I-Team Report: Beyond the Tapes

July 21, 2010 9:03:11 AM PDT
The Blagojevich trial is still scheduled to start on Thursday, June 3.

The government rundown of evidence released Wednesday shows that a significant portion of the case against Blagojevich will be beyond the tapes.

It was just a year ago this month while vacationing at Disneyworld that Illinois' dishonored, disgraced, twice-elected, once impeached governor heard that he'd been indicted on federal corruption charges.

Since then, as Mr. Blagojevich has held court at his house; held court at court; petitioned the court to leave the U.S. for a reality show; courted public opinion on talk TV; and radio and finally, failed to successfully court Donald Trump.

While Blagojevich has spent the year doing all that, his pursuer, the U.S. attorney who could send him to prison for decades, has been preparing the case against him by listening to and cataloging 900 hours of secretly recorded tapes - both audio and video tapes. Prosecutors have been selecting and interpreting which tapes to use at trial.

But there is much more evidence beyond the Blago tapes: hundreds of boxes full of paperwork and hundreds of computer disks that each contains thousands of data entries, so many potential exhibits that the government has a 200-page index of documents.

There are 3 million pages of documents from the governor's office and from Blagojevich's campaign, including financial records and receipts, letters, emails and memos. They are records that prosecutors say link Mr. Blagojevich and his brother Robert, the chief executive of the Friends of Blagojevich campaign, together with other state officials and fundraisers who have already pleaded guilty to corruption charges.

As in most public corruption cases, the government will methodically weave the paper trail with a trail of people.

"They are talking about a lot of live witness testimony. They certainly have miles of tapes that they are talking about in the proffer but they are also talking about a lot of live witnesses, a lot of people who had conversations that were not taped who are going to testify at the trial, lots of documentary evidence," said Richard Kling, Kent College of Law.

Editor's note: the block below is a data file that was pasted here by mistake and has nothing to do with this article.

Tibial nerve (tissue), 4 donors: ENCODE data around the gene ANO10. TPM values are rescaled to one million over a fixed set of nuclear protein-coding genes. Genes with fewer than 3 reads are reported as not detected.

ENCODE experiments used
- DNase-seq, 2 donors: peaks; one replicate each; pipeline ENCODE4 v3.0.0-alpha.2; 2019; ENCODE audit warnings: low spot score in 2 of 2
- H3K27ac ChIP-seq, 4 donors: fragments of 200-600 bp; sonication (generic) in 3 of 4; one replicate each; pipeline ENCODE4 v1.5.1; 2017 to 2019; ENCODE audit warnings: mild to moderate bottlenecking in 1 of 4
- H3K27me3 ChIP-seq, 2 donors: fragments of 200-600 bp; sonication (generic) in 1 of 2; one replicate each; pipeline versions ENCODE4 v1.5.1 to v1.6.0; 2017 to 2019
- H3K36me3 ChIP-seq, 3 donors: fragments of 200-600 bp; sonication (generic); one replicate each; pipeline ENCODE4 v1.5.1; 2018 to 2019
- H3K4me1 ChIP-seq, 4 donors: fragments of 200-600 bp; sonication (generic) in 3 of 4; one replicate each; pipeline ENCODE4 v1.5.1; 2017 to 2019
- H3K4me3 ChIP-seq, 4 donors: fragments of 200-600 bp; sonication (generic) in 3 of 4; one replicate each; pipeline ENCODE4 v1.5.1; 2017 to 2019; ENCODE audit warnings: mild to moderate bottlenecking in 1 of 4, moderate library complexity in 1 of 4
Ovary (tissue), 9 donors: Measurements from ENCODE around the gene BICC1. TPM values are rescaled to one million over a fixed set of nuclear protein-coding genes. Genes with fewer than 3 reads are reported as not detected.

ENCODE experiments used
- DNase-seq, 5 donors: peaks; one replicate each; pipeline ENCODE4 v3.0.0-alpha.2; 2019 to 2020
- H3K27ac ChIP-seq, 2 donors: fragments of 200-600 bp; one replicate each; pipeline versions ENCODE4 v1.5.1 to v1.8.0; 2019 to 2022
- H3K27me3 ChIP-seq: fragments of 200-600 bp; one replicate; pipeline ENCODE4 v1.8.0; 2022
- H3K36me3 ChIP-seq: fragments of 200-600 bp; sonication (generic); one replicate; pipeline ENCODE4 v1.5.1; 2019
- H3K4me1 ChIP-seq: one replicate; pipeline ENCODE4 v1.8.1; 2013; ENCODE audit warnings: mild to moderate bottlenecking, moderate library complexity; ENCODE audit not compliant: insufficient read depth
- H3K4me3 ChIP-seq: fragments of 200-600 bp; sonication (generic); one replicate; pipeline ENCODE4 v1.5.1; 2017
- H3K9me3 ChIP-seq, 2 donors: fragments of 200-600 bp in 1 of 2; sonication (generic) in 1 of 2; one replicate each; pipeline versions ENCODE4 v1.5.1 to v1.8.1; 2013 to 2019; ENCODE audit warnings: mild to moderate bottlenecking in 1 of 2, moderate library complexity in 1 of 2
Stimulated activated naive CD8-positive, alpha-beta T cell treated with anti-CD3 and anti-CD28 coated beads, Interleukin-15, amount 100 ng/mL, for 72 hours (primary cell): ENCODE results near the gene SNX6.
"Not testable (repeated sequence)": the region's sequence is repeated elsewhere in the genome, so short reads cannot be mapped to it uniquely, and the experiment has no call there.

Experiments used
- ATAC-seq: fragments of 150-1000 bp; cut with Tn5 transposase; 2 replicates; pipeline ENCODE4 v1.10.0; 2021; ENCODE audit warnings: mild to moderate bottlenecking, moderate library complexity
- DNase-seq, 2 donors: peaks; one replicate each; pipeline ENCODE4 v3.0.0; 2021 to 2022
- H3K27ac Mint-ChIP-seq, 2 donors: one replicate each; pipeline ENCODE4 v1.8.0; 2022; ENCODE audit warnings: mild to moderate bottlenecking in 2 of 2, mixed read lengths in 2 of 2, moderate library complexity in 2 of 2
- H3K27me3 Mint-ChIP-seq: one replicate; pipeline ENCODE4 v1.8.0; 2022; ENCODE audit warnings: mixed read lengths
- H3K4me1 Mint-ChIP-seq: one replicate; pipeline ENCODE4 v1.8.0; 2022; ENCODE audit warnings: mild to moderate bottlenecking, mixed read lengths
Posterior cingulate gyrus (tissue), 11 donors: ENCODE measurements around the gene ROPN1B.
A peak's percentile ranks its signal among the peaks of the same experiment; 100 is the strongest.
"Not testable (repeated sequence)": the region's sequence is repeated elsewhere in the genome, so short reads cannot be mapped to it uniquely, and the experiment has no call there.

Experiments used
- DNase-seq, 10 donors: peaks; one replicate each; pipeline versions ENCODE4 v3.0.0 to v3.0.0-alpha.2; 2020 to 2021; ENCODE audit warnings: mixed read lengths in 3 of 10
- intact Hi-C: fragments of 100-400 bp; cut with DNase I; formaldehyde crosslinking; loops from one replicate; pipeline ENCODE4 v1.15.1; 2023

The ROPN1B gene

Although their witness list hasn't been made public, federal sources say the top four names will be:

- Alonzo "Lon" Monk, Blagojevich's law school roommate, two-time campaign chairman, one-time chief of staff, ex-lobbyist. Nobody knows Blagojevich better. Monk already pleaded guilty in exchange for a probable two-year sentence. He will describe Blagojevich as a corrupt schemer years before trying to auction Barack Obama's Senate seat to the highest bidder.

- Antoin "Tony" Rezko, the convicted, corrupt rainmaker for Blagojevich'c campaign fund. Rezko will explain how he, Blagojevich and Monk held regular meetings to plan and plot making personal fortunes through state contracts, government jobs and board appointments.

- Christopher Kelly who committed suicide last September after pleading guilty to corruption charges in the case. Even though he will not be a live witness, Kelly's role in the alleged Blagojevich schemes will speak from the grave.

- John Harris, also a former Blagojevich chief of staff. Harris pleaded guilty in the scheme to sell Obama's Senate seat and will testify about Blagojevich's role in that attempted extortion.

The wild card in the case: Blagojevich's wife Patty who was named or referred to 96 times in the proffer and was named as a conspirator in the corruption schemes, although not charged with any crimes.

"They cannot force her to testify because of what's called a marital privilege so she can refuse to testify. She can choose to testify if she wants but in any event, any of the conversations that she had which were tape recorded they can introduce because she is a co-conspirator. And if she's a co-conspirator, it doesn't matter if she wants to testify," said Kling.

One part of the case has not changed in the 16 months since Blagojevich was arrested: his firm denial of any wrongdoing. As Blagojevich's lawyer has repeated: "The defendant isn't Tony Soprano. The defendant is Rod Blagojevich." But with the Sopranos a distant TV memory and Mr. Blagojevich now a household name will a jury know the difference?


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